Closing Time

The street was slick with fallen rain. The water steamed off into the muggy air as if the street was sweating.

They came outside into the dark, one by one, ragged, sniffing and somewhat bewildered. The door closed behind them.

The angel unfurled his wings, silvery white, reflecting off the sheen of the wet street. Without a glance towards his companions, he took flight. The millionaire – the last one out – looked at the angel and threw a rock at him. The rock missed. The angel disappeared.

The philosopher scratched his head under his hat. “I reckon I could go east or west. One of these directions will be the right one. The trouble is, I shall never know which.”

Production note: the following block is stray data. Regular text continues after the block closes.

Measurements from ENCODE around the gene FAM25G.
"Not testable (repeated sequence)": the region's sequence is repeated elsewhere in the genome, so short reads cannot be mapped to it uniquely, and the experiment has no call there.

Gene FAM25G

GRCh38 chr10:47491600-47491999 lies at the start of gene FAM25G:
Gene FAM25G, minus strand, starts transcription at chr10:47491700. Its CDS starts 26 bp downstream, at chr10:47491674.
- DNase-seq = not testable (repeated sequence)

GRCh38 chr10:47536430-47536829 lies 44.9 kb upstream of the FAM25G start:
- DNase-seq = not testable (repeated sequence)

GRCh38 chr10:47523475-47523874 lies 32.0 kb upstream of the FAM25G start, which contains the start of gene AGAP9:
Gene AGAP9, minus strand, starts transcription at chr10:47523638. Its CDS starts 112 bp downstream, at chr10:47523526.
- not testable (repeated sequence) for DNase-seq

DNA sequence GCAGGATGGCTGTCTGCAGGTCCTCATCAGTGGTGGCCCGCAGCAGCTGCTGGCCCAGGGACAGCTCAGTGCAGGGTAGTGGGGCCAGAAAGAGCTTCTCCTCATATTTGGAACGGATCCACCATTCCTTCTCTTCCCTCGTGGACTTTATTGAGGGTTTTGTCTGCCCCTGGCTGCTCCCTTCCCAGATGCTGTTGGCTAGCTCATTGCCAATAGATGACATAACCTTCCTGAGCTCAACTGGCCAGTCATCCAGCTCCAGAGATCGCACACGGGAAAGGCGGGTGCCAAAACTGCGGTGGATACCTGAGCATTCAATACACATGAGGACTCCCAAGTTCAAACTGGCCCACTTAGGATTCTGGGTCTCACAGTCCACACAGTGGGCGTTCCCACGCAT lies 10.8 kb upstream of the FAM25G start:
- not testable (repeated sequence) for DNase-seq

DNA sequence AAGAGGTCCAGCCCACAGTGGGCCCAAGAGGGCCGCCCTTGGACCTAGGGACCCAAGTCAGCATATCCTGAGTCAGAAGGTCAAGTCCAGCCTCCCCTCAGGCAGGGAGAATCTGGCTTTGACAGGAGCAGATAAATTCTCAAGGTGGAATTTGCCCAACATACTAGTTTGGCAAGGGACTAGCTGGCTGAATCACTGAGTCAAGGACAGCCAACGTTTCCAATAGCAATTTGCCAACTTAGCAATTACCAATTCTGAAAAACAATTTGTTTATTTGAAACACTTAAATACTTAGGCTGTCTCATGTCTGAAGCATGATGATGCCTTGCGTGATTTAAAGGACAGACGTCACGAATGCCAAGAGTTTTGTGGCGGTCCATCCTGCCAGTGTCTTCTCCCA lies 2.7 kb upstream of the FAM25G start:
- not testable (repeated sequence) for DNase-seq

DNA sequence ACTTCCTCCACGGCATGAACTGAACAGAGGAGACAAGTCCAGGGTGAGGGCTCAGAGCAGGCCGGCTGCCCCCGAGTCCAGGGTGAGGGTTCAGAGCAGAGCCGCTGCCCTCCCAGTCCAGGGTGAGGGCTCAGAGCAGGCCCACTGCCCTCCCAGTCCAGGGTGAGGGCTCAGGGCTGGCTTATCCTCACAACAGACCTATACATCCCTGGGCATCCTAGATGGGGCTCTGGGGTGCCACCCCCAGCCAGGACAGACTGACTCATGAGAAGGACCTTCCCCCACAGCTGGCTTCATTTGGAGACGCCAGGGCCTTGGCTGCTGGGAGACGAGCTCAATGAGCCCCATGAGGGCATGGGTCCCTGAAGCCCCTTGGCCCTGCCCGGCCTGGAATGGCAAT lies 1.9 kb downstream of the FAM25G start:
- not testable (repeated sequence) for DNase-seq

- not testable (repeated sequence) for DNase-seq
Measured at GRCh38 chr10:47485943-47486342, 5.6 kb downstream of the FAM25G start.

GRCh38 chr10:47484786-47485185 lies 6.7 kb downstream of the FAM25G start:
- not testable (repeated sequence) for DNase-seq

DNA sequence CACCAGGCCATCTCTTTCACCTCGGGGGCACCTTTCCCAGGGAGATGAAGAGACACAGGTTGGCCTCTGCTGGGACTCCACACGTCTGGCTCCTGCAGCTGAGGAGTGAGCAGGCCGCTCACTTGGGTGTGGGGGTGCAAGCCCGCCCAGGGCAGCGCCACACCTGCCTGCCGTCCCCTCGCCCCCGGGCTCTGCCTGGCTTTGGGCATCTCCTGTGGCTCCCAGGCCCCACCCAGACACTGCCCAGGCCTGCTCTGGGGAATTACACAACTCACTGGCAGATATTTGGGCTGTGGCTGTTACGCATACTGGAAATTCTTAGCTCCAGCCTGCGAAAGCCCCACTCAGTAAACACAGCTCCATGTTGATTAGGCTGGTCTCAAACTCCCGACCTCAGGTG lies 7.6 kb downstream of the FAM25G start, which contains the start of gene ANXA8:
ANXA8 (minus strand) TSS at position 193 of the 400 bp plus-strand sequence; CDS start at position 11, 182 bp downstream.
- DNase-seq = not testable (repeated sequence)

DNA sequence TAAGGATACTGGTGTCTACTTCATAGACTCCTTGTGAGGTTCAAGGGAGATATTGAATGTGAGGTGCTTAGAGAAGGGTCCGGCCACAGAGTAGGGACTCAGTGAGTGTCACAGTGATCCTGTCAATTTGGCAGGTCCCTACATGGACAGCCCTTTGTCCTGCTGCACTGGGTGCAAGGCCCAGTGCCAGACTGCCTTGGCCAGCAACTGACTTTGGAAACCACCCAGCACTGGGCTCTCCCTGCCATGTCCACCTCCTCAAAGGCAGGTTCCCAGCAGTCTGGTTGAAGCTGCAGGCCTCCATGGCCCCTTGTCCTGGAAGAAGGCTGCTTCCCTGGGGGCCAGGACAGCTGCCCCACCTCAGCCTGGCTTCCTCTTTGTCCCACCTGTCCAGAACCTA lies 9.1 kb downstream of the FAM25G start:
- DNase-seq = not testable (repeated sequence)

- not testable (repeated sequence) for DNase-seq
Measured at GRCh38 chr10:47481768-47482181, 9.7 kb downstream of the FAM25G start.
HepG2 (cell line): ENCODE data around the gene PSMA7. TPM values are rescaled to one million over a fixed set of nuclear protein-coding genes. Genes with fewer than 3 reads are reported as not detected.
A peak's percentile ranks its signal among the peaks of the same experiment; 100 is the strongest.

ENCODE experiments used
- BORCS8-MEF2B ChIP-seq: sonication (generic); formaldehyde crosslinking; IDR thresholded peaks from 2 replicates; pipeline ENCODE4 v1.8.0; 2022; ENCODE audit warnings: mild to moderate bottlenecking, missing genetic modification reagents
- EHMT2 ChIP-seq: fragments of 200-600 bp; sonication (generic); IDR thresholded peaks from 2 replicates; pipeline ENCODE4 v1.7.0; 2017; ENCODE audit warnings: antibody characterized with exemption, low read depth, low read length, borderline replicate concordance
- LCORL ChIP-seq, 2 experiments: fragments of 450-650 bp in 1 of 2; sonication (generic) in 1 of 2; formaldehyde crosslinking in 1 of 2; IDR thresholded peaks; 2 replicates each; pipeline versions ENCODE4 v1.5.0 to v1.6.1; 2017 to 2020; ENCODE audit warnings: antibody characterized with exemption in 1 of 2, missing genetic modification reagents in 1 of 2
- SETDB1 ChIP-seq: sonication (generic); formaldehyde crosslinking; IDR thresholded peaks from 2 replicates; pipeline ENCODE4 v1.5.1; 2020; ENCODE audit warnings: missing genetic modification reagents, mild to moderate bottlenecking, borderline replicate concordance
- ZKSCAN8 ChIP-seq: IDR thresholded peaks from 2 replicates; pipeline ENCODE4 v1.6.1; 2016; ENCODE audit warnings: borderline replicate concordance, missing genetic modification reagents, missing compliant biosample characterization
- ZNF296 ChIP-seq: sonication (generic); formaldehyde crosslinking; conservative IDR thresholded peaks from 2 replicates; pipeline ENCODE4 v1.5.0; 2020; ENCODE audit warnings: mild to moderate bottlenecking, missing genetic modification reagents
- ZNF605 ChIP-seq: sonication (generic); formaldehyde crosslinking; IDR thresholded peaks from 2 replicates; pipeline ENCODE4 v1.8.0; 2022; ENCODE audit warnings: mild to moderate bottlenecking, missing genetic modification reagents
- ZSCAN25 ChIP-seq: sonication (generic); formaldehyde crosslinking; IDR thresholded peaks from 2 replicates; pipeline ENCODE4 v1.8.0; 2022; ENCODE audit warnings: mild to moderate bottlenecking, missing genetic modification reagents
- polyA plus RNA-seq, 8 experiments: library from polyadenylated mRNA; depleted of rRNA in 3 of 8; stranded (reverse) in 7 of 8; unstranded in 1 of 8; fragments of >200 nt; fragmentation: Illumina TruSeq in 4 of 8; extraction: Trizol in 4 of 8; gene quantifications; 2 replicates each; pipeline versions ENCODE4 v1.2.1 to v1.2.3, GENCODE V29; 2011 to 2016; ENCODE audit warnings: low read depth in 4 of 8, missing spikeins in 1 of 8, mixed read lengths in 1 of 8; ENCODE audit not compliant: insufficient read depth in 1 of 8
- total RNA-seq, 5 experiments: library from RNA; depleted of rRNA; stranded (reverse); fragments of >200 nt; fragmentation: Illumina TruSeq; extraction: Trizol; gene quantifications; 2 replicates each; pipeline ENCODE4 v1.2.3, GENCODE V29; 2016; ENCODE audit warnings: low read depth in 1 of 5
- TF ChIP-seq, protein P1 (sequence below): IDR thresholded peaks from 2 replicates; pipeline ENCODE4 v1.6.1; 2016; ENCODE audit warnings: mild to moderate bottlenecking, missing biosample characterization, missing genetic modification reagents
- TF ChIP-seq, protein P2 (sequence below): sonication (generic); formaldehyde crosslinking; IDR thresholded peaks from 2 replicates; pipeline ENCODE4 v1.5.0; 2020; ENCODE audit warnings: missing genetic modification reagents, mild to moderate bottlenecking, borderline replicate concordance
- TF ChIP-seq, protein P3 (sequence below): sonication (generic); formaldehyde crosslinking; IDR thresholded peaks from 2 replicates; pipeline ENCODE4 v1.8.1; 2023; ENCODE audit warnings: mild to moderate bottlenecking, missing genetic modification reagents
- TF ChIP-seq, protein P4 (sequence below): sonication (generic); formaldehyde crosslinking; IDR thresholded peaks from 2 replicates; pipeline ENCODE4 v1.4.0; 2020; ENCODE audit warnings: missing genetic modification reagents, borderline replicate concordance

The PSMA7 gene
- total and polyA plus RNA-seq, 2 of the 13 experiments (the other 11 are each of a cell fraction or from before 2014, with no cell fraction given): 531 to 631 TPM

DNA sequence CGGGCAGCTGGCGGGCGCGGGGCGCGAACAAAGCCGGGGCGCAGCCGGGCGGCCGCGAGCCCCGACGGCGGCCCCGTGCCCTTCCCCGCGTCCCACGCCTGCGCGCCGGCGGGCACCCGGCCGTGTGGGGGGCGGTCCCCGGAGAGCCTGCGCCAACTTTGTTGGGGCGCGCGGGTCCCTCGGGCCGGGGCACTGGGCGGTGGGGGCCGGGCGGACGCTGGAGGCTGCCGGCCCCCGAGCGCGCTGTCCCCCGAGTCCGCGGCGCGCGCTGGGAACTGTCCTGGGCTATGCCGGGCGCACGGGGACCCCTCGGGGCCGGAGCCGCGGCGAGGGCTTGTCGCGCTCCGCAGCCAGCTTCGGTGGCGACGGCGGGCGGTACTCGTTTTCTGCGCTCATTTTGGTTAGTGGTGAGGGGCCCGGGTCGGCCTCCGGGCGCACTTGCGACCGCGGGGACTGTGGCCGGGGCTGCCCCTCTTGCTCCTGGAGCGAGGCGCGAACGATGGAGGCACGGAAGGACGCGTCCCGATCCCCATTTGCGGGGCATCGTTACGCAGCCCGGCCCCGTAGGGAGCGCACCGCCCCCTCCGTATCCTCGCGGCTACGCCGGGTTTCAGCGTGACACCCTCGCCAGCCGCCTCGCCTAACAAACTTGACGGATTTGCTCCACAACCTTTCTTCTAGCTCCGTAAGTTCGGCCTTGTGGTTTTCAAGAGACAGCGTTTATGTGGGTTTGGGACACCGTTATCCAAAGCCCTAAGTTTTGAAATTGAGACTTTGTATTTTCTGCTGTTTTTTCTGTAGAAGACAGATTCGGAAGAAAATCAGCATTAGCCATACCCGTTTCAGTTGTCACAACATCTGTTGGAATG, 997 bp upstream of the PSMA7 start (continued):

The singer, with a beard that defied existence, coughed loudly. “All my days I’ve been the losing kind,” he said. “The lord will kick my soul when I die.”

The writer, clad in a torn shirt and trousers borrowed from his brother, sat down on the pavement. He looked at the others wryly. “My life has been an attempt to piece together things I’ve done and then forgotten.”

The ragamuffin gave a nod to each of the others. He dusted off his grimy suit, adjusted his tie and doffed his hat. Then he ran east to capture the sun before it awoke.